The entry into applying the material in order to help young people grasp a new sense of themselves became of great interest to me. As a result, I set up a training course in a specialist Rudolf Steiner School. I’d agreed to do it, provided I had complete autonomy over the finances and the curriculum. Amazingly enough, I got it. I was able to test my authority and insight, and my ability to negotiate with the young people to help them enter a curriculum. And I had very few issues of discipline and absence. It was cathartic for them because, until then, they were just messing about at the school. So, this new department within the school developed called the Living Earth Training course. It worked with biodynamics, it worked with retail, and it worked with a coffee shop service. In a way, all the foundations of what we now call Practical Skills Therapeutic Education were there in the first week.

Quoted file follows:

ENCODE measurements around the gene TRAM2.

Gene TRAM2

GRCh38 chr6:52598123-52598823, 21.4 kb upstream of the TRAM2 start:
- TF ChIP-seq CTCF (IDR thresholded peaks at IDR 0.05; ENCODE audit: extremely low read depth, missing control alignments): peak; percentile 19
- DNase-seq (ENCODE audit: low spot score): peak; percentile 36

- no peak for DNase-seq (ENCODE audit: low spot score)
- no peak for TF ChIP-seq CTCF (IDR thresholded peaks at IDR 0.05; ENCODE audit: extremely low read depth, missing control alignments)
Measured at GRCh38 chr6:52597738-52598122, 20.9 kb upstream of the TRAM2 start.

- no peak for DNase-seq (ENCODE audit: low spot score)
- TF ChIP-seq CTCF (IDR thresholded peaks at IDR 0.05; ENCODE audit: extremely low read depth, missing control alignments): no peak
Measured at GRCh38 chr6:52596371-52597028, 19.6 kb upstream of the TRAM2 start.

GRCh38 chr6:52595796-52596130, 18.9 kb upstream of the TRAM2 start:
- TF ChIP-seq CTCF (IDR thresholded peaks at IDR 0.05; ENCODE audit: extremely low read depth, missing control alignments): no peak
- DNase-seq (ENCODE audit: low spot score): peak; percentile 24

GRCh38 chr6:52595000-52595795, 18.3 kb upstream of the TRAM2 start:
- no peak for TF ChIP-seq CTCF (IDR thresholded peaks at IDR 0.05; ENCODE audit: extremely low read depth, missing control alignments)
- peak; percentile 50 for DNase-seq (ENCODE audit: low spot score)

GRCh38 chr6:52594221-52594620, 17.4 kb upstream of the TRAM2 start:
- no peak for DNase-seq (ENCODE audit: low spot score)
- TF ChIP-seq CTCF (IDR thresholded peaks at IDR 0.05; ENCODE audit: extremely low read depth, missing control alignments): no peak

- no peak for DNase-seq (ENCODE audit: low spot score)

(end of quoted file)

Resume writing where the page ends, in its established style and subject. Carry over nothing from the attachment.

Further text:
Aonghus Gordon giving a speech at the Breaking Ground event at Sunfield

And you were learning alongside the students as to how they were being transformed by engagement with the material.

I don’t go into anything that doesn’t have a question, so the early days were very much based on action research, asking, “What does this activity do to me?” The question became a reversal—not, “What am I doing to the world?” but “How is the world shaping me?” and, “How do I get inside the constitution of a student so that we’re growing them from the inside out?”